COLD SPRING HARBOR, NY, Oct. 31 (GenomeWeb News) - It's technically possible to computationally reconstruct the genome of the ancestor of all placental mammals, according to David Haussler of the University of California, Santa Cruz, who is spearheading a collaborative effort to deliver the assembly of such a genome to the research community.
Haussler, a professor of biomolecular engineering at UCSC, said that an effort to "reconstruct the evolutionary history of each base in the human genome" from the time of the so-called Boreoeutherian ancestor, which lived around 75 million years ago, is "the grand challenge of human molecular evolution."
Speaking Saturday at the annual Genome Informatics conference here at Cold Spring Harbor Laboratory, Haussler outlined several pilot studies that he and his collaborators have conducted as proof of principle for such a project. The group published a paper in the December issue of Genome Research describing the use of comparative genomics to computationally reconstruct the CFTR locus, which encompasses more than 1 million base pairs and includes 10 genes, including the gene involved in cystic fibrosis.
Since then, Haussler said, he and his collaborators - including Webb Miller at
Work so far "indicates feasibility," Haussler said, with an overall accuracy of around 91.5 percent - a number he hopes to bring up to around 98 percent.
Haussler acknowledged that there is some skepticism about the accuracy of the reconstruction. But he said that he is confident in his team's method and validation process.
He and his colleagues have developed a software program to simulate the evolution of DNA over millions of years - statistically accounting for substitutions, insertions, deletions, and other polymorphisms that arise over time -- and test this program on a hypothetical ancestral DNA sequence, artificially evolving the DNA to create simulated "modern" DNA sequences for multiple species.
Then they use their computational reconstruction procedure, which is based on multiple alignments of many species, to work backwards and recreate the hypothetical ancestral sequence. They can then compare the two versions of the hypothetical ancestral genome to determine the accuracy of the method.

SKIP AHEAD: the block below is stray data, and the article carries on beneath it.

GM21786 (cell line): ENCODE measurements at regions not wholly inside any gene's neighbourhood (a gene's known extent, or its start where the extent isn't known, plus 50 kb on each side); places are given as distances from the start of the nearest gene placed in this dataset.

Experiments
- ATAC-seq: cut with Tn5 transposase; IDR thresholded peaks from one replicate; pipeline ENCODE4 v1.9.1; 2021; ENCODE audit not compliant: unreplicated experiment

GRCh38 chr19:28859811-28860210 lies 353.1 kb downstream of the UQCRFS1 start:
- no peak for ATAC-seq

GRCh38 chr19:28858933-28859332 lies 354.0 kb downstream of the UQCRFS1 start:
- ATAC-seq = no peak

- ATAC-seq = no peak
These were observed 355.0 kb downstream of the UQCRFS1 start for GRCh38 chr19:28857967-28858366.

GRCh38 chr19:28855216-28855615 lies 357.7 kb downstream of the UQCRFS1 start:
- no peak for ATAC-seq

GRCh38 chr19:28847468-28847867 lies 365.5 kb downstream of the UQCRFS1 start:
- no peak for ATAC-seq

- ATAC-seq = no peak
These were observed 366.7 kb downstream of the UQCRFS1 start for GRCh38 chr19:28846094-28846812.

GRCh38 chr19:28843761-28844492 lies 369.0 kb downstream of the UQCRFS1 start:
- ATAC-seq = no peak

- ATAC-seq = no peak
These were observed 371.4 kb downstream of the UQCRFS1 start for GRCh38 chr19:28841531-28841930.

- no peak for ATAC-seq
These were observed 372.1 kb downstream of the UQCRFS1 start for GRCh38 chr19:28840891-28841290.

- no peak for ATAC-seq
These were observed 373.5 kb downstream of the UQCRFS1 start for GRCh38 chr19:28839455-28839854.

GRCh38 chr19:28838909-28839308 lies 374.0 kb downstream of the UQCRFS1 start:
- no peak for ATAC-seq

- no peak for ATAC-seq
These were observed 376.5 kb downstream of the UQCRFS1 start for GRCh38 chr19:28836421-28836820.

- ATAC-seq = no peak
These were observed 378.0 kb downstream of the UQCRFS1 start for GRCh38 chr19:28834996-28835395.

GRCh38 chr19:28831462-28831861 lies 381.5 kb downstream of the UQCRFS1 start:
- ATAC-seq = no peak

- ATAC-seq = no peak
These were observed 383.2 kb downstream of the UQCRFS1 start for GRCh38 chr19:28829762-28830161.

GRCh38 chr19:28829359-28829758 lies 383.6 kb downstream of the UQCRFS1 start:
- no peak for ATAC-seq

After applying the reconstruction process to real genomic sequences, the team validates its predicted ancestral genome by simulating the evolution for organisms that are not included in the group from which the ancestral genome was derived. They can then compare the simulated evolved genome to the real one to gauge the accuracy of the predicted ancestral genome.
Haussler said that scaling the project up to the entire human genome is a "captivating" prospect that would provide valuable insights into human evolution, but would ideally use the full genome sequences of around 20 mammals - far more than the National Human Genome Research Institute plans to sequence to completion.
"We have to keep sequencing genomes," he said.
Miller said that the project is using the genomes of 11 organisms so far - human, chimp, rat, mouse, dog, macaque, rabbit, cow, armadillo, elephant, and tenrec. Even though most of these have only been sequenced to very low coverage, Miller said that the team has already used this data to reconstruct the entire ancestral genome "a few times," although the results are still "preliminary."
Estimates for the length of the project vary, with some involved saying it could take as long as two years for a completely assembled ancestral genome to reach the public domain. Other sources involved in the project said an initial draft assembly could be available within the next six months.